"We are tired of this happening to people," Connor said into a megaphone across the street from the CNN Center. "We will scream, we will shout until justice has been served. No longer will we sit behind our computers. We won't text about it, tweet about it. We are here!"
Organizers and speakers also urged the crowd to sign an NAACP petition calling for the U.S. Department of Justice to launch a federal lawsuit against Zimmerman. (The petition is currently inaccessible because it was overwhelmed by possible signers.)
Roughly 50 demonstrators also marched along Auburn and Edgewood Avenues shortly after the not guilty verdict was announced.
Updates - and more photos from this afternoon's protest - to come. Another protest is planned for tomorrow at 7 p.m. at the Atlanta University Center. We've heard it's along James P. Brawley Drive but are looking for confirmation (and a more exact location).
Says Mayor Kasim Reed in a statement about a Florida jury's decision to find George Zimmerman not guilty in death of 17-year-old Trayvon Martin:
"The genuine tragedy of the Trayvon Martin case is that a mother and father lost their son senselessly. I find it troubling that a 17-year-old cannot walk to a corner store for candy without putting his life in danger. I find it more troubling that a citizen could not see a young African-American youth without immediately concluding that he was up to no good.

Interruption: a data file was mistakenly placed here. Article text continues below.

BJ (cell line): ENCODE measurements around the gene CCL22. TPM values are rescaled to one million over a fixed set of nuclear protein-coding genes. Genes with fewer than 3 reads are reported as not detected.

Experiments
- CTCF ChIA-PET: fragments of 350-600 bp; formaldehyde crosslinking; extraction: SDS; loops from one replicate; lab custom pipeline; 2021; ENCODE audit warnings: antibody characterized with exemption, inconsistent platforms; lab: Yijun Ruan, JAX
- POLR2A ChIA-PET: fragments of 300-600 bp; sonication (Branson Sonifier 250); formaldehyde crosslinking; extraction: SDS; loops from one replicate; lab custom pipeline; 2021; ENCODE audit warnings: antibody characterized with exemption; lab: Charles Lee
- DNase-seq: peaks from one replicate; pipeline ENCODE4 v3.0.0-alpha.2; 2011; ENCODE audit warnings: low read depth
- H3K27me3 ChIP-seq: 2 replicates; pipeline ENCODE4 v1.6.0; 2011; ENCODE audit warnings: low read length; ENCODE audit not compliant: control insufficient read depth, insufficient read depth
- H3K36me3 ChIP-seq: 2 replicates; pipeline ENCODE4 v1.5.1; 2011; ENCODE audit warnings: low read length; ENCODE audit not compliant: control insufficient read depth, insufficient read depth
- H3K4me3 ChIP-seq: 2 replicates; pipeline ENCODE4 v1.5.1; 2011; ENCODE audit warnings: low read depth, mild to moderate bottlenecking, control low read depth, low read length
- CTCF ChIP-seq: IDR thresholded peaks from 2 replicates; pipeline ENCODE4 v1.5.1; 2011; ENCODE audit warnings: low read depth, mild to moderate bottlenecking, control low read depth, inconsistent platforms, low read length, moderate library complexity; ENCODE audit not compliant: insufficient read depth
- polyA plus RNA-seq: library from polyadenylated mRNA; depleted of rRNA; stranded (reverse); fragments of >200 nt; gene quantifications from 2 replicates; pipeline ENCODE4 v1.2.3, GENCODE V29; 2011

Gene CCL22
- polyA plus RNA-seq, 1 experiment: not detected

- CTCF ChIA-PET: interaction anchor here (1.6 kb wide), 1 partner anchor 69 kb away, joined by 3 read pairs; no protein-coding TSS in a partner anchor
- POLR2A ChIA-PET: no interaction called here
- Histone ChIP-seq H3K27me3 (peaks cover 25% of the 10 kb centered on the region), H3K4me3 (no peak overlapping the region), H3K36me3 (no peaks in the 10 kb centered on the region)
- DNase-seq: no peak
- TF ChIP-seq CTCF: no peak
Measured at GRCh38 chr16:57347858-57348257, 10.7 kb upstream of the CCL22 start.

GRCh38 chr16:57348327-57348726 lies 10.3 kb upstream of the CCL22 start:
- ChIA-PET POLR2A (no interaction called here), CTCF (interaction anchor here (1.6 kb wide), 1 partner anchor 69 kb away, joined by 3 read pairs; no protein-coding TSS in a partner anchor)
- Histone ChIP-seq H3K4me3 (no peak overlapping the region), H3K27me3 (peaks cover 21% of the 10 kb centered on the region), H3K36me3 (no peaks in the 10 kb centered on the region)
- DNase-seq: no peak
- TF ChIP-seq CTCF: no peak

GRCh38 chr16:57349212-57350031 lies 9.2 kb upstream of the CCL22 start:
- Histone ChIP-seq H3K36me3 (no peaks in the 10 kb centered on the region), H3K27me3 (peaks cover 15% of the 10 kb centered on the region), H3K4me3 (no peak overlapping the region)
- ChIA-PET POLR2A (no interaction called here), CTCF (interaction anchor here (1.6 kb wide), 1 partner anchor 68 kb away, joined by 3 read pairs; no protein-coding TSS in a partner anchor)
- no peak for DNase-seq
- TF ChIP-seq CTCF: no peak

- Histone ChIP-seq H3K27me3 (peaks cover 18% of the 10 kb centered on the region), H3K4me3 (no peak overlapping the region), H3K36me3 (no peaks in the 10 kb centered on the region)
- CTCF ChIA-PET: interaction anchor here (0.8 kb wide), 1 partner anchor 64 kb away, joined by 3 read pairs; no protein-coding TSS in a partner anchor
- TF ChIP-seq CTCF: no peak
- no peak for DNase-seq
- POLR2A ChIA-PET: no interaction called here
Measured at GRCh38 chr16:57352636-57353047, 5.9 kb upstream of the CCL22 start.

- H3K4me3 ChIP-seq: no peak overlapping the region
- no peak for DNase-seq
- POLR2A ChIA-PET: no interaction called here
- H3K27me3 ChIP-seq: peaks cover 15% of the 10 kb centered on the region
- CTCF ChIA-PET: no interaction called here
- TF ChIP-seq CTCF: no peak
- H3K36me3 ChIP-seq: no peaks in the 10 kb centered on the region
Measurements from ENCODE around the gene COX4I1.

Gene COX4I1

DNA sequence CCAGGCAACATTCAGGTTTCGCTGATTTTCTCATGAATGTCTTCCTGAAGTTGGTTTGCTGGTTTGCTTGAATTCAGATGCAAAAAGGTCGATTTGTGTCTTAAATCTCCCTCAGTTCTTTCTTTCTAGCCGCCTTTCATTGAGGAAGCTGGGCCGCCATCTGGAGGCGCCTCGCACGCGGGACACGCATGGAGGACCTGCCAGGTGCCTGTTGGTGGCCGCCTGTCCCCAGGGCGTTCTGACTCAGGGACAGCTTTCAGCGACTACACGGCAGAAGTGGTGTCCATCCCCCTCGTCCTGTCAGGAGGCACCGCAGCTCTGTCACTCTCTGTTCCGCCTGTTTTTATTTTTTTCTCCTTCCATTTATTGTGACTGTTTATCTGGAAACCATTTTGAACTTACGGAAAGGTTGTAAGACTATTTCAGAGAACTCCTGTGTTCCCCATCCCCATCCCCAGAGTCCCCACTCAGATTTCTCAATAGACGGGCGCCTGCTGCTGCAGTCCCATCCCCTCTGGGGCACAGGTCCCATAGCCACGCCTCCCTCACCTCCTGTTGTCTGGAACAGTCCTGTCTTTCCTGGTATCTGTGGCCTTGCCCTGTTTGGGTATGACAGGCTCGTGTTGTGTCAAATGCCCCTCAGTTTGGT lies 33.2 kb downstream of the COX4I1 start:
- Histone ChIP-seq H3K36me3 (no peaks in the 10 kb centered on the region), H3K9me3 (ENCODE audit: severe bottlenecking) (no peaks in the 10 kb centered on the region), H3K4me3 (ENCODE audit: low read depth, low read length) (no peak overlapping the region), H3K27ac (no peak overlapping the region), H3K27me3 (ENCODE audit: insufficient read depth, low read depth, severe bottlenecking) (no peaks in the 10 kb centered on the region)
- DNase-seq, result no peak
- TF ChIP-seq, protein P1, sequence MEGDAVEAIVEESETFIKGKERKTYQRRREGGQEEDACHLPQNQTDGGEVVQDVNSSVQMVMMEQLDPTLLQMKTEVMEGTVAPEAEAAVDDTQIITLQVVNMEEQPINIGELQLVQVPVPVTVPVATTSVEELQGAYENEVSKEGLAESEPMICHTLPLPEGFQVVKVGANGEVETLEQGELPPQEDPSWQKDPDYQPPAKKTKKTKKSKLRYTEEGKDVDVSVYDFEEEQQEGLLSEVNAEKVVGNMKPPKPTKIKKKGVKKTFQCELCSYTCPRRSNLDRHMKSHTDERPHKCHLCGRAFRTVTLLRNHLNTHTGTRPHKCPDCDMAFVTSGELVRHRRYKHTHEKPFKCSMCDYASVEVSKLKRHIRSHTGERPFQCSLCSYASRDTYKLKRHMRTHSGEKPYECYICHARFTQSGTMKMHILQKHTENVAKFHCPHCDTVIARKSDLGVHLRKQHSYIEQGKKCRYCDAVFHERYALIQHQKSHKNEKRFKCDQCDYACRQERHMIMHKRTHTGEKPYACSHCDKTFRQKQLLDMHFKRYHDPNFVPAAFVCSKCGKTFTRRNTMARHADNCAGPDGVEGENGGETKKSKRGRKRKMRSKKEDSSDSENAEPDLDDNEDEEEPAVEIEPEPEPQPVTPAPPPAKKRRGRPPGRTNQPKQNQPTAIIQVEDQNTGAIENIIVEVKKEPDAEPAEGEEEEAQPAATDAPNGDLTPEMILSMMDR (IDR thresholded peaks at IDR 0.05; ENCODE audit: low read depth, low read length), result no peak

While I disagree with the jury's verdict, we must respect it. This case reminds me why my number one priority as Mayor is public safety. I work every day to create a safer city where our sworn police officers are trained and equipped to effectively uphold the law, so that our residents feel secure in their neighborhoods and our diverse communities respect each other. The death of Trayvon Martin shows that we must all work harder to shed the dangerous stereotypes that can have devastating consequences for individuals, families and our society."
The U.S. Supreme Court decided in 2002 that the Eighth Amendment of the Constitution prevented the execution of the mentally retarded.
Georgia, even before the Supreme Court made its pronouncement in 2002, enacted a rule that exempted only those who could prove "beyond a reasonable doubt" that they were mentally retarded from the death sentence. No other state requires such a high level of proof.
But measuring intellectual ability isn't like measuring height. And when an IQ score of 69 (mentally retarded) means life in prison and 70 (borderline) means the death penalty and some experts say mentally retarded and some say borderline, a judge will not find that the super-high standard of "beyond a reasonable doubt" has been met.
Georgia Attorney General Sam Olens has announced that Hill, a mentally-disabled inmate sentenced to die for killing fellow inmate Joseph Handspike in 1991, will be executed on Monday, July 15.